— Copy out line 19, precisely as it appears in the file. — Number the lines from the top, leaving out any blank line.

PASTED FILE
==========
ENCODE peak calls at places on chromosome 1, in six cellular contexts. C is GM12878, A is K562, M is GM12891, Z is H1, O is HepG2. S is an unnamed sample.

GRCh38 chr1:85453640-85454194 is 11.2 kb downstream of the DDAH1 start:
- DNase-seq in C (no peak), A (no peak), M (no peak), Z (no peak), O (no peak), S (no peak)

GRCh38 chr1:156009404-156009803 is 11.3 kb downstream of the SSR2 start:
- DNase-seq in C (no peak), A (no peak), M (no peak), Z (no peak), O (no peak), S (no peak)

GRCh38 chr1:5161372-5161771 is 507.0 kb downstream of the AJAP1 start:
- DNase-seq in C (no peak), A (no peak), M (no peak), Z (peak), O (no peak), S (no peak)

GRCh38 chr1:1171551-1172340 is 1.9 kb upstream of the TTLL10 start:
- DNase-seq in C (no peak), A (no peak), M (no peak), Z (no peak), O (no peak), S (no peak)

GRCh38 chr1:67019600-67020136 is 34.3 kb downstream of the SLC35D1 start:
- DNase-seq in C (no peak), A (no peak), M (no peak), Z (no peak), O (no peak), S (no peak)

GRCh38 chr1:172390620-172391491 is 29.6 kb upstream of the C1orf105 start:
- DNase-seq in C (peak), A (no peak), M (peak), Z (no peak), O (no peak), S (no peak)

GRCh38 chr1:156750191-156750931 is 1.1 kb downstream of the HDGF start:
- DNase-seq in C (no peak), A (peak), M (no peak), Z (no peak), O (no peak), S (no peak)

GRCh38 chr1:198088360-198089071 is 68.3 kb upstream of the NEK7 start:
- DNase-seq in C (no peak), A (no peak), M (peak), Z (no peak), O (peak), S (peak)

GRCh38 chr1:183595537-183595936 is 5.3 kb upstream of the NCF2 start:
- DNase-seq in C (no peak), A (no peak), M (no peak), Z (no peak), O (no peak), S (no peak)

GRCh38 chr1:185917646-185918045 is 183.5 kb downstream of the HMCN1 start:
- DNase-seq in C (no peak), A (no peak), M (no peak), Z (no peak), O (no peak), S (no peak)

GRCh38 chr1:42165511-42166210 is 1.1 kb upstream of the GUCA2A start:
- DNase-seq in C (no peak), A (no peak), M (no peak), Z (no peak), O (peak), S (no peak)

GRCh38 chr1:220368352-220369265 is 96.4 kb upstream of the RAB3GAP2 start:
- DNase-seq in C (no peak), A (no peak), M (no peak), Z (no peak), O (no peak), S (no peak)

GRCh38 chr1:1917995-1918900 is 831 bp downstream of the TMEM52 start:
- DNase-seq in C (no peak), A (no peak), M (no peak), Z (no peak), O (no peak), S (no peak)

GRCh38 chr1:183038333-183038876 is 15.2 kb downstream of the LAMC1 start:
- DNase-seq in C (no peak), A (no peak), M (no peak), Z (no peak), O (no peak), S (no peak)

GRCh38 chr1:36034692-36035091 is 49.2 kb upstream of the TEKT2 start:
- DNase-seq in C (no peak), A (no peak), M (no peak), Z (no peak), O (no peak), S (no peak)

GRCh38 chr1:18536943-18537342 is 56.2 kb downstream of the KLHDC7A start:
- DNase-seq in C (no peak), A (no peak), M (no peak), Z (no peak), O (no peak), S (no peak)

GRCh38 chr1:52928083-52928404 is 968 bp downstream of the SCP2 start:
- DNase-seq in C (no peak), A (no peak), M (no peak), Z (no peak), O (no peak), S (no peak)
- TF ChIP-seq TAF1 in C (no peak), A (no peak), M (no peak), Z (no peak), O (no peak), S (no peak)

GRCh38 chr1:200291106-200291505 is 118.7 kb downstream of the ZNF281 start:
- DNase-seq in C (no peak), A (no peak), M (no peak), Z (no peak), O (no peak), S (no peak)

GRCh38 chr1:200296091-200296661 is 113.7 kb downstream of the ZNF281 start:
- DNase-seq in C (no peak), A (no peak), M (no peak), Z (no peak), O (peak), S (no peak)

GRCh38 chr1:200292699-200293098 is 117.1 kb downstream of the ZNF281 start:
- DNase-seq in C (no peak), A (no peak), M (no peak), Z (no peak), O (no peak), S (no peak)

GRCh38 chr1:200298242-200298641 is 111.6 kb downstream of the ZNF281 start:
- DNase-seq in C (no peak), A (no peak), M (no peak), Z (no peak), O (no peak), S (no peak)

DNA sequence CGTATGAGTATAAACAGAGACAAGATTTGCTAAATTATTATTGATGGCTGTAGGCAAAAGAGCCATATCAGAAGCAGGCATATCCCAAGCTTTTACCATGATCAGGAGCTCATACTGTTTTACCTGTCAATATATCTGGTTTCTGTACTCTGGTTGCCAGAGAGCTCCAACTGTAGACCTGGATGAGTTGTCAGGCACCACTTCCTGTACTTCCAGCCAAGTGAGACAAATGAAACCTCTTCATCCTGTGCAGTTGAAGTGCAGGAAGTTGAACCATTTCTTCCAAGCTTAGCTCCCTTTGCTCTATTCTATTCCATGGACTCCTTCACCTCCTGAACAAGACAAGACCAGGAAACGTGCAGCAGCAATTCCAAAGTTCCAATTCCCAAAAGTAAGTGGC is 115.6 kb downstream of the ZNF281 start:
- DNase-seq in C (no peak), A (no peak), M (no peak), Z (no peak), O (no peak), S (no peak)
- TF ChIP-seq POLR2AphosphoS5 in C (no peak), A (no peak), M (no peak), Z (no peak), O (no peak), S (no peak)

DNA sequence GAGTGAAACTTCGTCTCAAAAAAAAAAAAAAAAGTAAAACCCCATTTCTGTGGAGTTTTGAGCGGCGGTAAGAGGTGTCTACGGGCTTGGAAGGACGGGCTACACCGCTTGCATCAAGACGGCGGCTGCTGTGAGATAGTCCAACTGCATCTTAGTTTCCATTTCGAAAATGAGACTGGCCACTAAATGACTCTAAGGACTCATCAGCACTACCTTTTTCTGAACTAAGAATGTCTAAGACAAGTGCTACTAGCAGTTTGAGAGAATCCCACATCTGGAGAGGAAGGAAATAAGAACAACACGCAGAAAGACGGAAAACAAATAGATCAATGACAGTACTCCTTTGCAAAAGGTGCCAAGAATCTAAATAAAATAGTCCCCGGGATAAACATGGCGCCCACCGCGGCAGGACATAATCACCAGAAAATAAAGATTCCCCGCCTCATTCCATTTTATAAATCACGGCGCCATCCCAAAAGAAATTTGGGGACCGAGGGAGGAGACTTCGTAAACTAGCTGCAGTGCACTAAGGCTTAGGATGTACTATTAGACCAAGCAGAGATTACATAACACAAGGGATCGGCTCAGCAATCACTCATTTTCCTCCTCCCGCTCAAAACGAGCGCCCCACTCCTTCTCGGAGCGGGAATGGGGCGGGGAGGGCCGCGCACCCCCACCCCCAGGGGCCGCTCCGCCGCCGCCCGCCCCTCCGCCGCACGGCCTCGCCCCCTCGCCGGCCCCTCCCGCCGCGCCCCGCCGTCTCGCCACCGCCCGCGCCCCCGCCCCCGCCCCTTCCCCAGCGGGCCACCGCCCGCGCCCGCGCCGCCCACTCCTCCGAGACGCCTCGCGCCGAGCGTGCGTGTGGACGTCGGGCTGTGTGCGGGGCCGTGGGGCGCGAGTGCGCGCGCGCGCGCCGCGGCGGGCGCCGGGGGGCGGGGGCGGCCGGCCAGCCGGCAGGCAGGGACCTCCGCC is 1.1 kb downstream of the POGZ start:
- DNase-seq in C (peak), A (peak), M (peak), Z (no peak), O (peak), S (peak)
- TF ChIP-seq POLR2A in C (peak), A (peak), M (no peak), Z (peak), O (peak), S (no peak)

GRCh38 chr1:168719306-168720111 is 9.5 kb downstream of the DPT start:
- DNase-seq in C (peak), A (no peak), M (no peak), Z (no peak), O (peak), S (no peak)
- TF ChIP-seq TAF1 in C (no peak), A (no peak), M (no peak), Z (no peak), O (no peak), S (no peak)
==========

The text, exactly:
- DNase-seq in C (no peak), A (no peak), M (no peak), Z (no peak), O (no peak), S (no peak)